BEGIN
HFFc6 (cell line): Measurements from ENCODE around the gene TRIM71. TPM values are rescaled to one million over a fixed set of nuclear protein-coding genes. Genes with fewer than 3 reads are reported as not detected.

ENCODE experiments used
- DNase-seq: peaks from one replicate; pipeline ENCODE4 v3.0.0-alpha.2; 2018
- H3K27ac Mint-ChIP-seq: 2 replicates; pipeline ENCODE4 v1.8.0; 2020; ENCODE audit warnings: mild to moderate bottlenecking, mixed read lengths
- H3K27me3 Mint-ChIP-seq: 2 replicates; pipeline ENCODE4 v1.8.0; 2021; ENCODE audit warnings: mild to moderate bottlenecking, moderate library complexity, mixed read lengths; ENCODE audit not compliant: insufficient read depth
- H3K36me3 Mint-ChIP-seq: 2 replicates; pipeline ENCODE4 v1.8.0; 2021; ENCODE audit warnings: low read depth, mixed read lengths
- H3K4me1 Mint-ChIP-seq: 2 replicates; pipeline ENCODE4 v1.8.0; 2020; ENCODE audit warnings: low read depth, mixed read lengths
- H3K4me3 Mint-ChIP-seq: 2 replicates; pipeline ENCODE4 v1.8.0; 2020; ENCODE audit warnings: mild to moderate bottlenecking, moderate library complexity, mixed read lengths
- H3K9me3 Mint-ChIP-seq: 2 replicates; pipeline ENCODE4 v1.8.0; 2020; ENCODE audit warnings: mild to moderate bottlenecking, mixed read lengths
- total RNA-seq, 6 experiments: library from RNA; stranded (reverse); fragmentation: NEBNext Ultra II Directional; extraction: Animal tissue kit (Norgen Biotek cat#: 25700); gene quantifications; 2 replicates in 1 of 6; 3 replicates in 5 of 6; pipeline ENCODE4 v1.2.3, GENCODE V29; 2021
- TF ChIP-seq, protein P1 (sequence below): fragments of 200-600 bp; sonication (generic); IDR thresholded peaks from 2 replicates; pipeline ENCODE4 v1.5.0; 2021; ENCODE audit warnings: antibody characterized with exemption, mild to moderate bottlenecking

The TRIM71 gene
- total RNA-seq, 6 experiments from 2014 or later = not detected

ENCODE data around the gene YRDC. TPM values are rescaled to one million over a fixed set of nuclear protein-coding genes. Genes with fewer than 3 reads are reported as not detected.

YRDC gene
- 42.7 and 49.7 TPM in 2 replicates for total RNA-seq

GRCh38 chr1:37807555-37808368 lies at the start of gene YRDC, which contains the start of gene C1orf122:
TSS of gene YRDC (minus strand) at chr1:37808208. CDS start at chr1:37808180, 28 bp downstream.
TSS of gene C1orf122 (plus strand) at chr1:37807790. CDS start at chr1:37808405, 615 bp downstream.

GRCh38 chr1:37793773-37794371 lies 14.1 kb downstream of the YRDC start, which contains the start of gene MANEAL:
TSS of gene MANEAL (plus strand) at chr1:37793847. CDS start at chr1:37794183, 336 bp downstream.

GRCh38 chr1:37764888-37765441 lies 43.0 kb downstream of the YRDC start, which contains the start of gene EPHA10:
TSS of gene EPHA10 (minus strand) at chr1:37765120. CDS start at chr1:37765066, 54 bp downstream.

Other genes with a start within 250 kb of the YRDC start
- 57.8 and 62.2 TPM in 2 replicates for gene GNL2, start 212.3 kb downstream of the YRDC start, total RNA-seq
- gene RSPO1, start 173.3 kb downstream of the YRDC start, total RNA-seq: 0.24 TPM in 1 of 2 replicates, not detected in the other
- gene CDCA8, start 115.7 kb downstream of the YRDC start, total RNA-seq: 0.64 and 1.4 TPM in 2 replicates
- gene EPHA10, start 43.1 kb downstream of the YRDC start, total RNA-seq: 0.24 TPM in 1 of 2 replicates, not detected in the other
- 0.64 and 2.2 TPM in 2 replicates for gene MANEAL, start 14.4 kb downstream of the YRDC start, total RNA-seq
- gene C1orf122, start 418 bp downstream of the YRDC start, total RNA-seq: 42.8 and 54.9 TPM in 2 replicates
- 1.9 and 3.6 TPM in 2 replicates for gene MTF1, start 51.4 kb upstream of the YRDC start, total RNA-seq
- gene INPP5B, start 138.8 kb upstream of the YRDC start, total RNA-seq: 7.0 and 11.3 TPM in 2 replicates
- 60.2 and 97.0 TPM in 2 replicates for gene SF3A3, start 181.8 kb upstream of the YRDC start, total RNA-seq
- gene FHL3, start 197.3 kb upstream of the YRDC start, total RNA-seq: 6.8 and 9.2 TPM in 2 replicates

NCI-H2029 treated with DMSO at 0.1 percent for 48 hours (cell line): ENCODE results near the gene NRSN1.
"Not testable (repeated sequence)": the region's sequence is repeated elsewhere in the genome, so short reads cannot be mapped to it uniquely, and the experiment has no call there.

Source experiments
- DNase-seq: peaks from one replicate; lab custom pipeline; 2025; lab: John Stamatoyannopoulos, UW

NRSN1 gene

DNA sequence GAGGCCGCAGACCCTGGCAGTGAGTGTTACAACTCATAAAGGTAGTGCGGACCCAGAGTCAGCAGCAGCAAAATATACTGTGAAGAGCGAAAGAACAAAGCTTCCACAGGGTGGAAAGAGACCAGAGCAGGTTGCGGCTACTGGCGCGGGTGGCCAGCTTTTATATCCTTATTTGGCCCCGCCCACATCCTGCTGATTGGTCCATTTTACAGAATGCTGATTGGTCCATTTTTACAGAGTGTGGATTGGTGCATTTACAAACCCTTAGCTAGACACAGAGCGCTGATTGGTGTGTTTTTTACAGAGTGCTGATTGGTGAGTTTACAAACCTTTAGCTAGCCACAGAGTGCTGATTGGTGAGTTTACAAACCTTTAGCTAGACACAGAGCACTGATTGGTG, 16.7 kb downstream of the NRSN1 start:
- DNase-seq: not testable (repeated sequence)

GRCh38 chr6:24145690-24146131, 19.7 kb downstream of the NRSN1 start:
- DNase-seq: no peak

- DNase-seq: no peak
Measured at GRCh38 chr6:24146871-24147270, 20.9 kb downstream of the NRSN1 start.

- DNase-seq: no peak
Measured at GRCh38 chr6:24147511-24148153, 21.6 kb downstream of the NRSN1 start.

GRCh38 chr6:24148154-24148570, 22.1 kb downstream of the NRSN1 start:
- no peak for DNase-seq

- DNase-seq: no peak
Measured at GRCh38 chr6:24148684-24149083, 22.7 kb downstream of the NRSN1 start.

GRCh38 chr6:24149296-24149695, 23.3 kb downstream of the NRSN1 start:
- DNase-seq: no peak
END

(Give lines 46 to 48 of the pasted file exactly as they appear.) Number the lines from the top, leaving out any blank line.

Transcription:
- DNase-seq: no peak
Measured at GRCh38 chr6:24147511-24148153, 21.6 kb downstream of the NRSN1 start.

GRCh38 chr6:24148154-24148570, 22.1 kb downstream of the NRSN1 start: